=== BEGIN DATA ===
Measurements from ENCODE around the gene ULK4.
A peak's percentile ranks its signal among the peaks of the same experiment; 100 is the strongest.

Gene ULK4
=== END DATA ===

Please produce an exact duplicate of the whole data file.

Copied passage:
Measurements from ENCODE around the gene ULK4.
A peak's percentile ranks its signal among the peaks of the same experiment; 100 is the strongest.

Gene ULK4